Charivari or the Historicising of a Question. The Irrelevance of Romantic Love for the Audio-Visual Performance of Marriage in Bern in the 18th and 19th Century
Charivari or the Historicising of a Question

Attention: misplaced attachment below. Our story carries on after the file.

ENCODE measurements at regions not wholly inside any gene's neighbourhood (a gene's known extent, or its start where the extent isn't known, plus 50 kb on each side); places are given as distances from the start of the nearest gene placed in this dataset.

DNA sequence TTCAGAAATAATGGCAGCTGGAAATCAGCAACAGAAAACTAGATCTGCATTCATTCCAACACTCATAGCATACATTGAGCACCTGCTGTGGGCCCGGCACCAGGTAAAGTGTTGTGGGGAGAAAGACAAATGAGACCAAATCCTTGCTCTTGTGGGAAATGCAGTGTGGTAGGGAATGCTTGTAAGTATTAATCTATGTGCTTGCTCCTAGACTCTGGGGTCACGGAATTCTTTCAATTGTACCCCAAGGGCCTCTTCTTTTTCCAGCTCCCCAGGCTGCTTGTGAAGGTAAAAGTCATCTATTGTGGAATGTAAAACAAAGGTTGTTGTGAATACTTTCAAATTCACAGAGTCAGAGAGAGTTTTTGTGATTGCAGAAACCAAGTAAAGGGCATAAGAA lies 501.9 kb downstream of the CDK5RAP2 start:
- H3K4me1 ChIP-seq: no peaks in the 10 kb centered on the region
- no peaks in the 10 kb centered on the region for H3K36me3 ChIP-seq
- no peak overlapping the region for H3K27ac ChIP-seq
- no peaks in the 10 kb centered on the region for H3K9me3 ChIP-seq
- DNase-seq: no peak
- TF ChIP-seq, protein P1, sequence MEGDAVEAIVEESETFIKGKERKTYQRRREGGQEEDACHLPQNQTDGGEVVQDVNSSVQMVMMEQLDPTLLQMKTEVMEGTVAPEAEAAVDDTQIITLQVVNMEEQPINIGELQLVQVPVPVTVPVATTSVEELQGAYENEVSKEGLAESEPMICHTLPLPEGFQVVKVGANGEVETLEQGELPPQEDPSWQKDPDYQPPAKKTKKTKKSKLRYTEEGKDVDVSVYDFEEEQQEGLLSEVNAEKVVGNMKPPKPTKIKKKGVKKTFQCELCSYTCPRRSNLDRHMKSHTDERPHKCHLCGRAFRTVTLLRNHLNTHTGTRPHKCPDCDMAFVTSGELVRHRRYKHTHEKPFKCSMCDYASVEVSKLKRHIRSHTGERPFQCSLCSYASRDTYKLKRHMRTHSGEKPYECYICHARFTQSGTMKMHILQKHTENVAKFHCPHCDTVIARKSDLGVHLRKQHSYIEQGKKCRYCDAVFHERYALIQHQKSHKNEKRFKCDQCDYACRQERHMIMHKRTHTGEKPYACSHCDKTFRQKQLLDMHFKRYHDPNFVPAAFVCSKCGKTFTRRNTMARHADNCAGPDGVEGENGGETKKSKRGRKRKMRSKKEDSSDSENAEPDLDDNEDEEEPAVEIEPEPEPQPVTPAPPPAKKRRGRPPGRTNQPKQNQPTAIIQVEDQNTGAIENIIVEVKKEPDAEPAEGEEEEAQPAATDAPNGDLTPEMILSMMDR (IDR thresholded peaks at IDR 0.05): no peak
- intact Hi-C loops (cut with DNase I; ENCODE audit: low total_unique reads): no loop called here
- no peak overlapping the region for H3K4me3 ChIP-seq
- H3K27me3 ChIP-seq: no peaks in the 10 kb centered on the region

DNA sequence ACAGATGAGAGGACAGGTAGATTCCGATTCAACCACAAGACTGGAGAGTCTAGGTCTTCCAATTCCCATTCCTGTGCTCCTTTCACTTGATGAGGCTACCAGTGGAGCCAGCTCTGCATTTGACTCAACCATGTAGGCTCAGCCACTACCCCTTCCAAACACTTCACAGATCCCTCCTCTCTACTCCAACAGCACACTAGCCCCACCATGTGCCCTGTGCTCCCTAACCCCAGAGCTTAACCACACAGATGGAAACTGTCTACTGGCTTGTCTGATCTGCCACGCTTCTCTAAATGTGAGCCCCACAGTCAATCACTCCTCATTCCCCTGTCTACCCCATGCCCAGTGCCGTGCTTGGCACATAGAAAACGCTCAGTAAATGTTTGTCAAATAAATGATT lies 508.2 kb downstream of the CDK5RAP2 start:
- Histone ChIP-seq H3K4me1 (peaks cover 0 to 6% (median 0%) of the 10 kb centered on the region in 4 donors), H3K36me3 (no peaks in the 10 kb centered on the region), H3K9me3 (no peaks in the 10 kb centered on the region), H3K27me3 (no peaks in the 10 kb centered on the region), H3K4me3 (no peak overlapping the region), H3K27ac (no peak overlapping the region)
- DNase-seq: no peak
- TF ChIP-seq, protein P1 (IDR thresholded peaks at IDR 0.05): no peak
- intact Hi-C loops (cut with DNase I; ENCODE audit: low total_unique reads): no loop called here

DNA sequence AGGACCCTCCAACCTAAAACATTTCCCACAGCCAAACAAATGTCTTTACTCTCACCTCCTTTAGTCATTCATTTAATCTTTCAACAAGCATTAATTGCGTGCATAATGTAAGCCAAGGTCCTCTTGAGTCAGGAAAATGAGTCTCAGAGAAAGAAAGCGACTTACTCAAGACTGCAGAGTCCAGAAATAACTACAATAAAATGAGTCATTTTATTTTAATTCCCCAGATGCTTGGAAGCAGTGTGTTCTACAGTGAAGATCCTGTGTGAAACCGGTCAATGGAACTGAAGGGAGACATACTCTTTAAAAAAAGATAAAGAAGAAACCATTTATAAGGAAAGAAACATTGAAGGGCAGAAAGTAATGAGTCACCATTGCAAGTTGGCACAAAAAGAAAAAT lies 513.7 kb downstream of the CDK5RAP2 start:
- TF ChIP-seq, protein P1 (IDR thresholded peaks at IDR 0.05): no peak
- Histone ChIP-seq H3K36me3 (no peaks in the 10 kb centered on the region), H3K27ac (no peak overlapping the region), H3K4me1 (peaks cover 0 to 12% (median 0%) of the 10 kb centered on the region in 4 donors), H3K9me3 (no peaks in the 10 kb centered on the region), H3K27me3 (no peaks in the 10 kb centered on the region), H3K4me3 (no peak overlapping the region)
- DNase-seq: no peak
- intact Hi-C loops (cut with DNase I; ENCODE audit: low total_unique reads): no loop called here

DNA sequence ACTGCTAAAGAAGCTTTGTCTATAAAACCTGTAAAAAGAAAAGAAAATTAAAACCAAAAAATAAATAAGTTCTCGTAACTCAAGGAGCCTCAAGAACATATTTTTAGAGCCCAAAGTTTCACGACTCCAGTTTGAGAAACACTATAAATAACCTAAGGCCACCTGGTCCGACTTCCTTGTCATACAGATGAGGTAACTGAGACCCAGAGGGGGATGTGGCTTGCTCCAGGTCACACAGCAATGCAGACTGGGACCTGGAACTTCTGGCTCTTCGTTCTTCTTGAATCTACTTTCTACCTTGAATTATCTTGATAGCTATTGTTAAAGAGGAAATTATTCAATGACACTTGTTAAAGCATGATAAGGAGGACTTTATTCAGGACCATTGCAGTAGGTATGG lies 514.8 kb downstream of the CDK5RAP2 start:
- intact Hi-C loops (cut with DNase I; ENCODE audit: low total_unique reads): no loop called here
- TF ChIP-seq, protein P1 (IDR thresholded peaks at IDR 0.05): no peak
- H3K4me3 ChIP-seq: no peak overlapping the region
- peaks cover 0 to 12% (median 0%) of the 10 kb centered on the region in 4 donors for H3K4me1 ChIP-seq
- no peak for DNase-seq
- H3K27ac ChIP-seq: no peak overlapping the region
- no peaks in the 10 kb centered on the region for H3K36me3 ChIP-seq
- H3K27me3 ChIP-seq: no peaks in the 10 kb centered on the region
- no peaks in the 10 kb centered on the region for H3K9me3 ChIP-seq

Citing Oscar Wilde, the editors of this volume ask the question “who, being loved, is poor?” in their call for papers. On a meta-theoretical level, this article aims at contextualising this question and its citation socially. On an empirical level, it intends to contrast the socially highly determined question and its implicit presuppositions with the findings of a locally situated case study in the canton of Berne in the 18th and 19th century. By studying precarious marriages through petitions for the dispensation from the preacher’s threefold reading of the banns from the pulpit, the collective audio-visual dimension of marriages in an agrarian-shaped society of scarce resources becomes apparent. With the petitions, the couples tried to avoid attention and thus, to escape the communal tribunal of a charivari and the like. In Bern, concerning the material and media dimensions, weddings were largely governed by local standards. Charivaris were the audio-visual means of society to communicate shared values regarding marriage. They did not reflect romantic ideals of love, but were an expression of the locally accentuated moral economy. The performance of weddings as large and public rituals was a communal compulsion rather than the expression of an individualistic and therefore creative event. Performative weddings as the epitome of individualism are a very young historic development and strongly linked to a late-modern bourgeois culture of singularity.